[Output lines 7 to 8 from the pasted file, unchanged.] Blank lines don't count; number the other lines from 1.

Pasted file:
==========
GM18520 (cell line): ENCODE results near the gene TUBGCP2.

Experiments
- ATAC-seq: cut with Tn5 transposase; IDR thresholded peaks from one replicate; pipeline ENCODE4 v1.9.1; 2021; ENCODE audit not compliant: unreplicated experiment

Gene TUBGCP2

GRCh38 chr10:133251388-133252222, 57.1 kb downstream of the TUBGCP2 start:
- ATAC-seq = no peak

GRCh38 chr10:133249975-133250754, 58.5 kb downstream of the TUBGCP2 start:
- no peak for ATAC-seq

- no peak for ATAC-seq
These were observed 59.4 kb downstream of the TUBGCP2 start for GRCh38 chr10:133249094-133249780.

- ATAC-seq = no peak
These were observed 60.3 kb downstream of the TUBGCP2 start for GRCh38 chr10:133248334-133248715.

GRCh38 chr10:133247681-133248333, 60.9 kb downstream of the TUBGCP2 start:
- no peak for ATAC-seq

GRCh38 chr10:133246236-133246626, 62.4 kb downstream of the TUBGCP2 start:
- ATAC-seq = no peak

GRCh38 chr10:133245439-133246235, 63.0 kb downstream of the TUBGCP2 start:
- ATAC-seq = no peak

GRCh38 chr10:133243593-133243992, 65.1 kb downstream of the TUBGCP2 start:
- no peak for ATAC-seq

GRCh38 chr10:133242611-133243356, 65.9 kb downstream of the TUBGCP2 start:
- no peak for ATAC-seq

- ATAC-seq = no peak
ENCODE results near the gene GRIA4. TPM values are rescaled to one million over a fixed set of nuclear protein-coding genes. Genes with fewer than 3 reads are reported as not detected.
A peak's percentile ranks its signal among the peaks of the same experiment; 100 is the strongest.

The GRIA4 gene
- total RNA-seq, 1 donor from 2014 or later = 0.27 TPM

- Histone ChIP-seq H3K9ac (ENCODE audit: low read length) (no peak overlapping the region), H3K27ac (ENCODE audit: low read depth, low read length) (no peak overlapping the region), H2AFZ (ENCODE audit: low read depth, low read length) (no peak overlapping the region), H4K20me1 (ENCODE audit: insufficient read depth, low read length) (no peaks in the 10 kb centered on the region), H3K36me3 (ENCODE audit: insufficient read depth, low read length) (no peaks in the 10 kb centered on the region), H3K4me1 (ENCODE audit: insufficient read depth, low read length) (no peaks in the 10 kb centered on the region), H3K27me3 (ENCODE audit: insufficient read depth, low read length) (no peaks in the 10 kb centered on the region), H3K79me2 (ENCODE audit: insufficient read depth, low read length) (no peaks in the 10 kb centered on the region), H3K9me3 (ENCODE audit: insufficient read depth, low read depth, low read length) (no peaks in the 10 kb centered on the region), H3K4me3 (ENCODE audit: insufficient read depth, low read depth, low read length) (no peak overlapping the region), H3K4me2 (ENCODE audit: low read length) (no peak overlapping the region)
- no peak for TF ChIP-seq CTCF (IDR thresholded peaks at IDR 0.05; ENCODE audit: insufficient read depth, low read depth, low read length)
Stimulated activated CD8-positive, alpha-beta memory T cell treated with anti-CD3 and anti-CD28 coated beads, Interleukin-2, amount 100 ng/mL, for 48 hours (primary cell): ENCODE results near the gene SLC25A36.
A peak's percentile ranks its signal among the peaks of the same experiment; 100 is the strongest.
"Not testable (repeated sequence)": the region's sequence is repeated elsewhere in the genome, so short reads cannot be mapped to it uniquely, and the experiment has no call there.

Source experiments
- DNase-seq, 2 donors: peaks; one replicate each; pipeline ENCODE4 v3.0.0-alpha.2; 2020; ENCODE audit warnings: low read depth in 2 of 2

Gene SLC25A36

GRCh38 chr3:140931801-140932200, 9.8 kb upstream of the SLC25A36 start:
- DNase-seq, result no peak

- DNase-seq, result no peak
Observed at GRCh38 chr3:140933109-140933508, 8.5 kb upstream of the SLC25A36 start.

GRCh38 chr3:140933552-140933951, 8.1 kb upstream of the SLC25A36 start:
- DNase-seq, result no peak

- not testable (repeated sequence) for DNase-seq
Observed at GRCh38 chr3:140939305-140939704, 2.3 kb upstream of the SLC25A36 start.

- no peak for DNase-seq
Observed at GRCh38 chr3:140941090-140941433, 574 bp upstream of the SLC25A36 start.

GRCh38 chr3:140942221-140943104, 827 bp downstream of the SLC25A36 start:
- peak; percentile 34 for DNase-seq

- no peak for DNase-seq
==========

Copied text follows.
GRCh38 chr10:133249975-133250754, 58.5 kb downstream of the TUBGCP2 start:
- no peak for ATAC-seq